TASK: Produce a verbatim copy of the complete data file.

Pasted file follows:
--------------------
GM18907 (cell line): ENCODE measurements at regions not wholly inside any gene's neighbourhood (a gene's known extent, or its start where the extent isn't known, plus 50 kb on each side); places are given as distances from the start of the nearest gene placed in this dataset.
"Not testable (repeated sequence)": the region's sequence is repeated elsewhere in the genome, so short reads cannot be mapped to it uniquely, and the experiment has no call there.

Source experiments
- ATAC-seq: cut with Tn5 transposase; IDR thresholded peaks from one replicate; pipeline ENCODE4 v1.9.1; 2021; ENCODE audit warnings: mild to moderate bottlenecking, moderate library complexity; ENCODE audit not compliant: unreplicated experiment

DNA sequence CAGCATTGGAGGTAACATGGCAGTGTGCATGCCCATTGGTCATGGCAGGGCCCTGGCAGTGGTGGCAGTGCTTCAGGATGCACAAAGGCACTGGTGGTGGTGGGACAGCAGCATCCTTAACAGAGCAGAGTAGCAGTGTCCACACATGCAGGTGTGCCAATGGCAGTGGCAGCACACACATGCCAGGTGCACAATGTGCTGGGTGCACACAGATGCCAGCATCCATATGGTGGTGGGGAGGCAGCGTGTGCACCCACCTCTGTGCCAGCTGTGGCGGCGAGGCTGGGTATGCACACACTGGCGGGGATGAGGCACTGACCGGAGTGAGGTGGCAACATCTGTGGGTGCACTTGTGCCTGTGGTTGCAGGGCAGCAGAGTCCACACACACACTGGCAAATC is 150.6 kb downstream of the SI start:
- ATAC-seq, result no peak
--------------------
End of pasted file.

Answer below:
GM18907 (cell line): ENCODE measurements at regions not wholly inside any gene's neighbourhood (a gene's known extent, or its start where the extent isn't known, plus 50 kb on each side); places are given as distances from the start of the nearest gene placed in this dataset.
"Not testable (repeated sequence)": the region's sequence is repeated elsewhere in the genome, so short reads cannot be mapped to it uniquely, and the experiment has no call there.

Source experiments
- ATAC-seq: cut with Tn5 transposase; IDR thresholded peaks from one replicate; pipeline ENCODE4 v1.9.1; 2021; ENCODE audit warnings: mild to moderate bottlenecking, moderate library complexity; ENCODE audit not compliant: unreplicated experiment

DNA sequence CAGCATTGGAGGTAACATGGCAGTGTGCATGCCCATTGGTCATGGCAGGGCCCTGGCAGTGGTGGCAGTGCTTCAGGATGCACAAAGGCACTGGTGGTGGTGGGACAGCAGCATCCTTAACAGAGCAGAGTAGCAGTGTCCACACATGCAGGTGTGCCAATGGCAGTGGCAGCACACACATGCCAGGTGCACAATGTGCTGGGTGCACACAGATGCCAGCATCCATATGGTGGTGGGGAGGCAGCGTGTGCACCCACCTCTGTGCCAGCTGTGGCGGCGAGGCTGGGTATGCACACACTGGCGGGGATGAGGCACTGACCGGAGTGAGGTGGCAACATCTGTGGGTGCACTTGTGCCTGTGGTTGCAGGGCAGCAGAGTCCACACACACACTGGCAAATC is 150.6 kb downstream of the SI start:
- ATAC-seq, result no peak